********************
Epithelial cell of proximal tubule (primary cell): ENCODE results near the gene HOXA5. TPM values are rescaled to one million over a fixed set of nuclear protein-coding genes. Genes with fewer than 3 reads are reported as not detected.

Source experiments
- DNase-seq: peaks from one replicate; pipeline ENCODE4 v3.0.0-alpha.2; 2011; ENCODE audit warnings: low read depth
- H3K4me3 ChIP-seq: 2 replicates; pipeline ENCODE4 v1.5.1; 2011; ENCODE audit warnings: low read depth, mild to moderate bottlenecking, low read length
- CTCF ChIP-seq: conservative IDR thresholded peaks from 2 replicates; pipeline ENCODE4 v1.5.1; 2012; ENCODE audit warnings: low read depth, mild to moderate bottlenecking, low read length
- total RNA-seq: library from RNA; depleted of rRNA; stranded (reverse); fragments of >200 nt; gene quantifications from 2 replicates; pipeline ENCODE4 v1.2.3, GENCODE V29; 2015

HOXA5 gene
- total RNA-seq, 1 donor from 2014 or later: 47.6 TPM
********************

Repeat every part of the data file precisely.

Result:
Epithelial cell of proximal tubule (primary cell): ENCODE results near the gene HOXA5. TPM values are rescaled to one million over a fixed set of nuclear protein-coding genes. Genes with fewer than 3 reads are reported as not detected.

Source experiments
- DNase-seq: peaks from one replicate; pipeline ENCODE4 v3.0.0-alpha.2; 2011; ENCODE audit warnings: low read depth
- H3K4me3 ChIP-seq: 2 replicates; pipeline ENCODE4 v1.5.1; 2011; ENCODE audit warnings: low read depth, mild to moderate bottlenecking, low read length
- CTCF ChIP-seq: conservative IDR thresholded peaks from 2 replicates; pipeline ENCODE4 v1.5.1; 2012; ENCODE audit warnings: low read depth, mild to moderate bottlenecking, low read length
- total RNA-seq: library from RNA; depleted of rRNA; stranded (reverse); fragments of >200 nt; gene quantifications from 2 replicates; pipeline ENCODE4 v1.2.3, GENCODE V29; 2015

HOXA5 gene
- total RNA-seq, 1 donor from 2014 or later: 47.6 TPM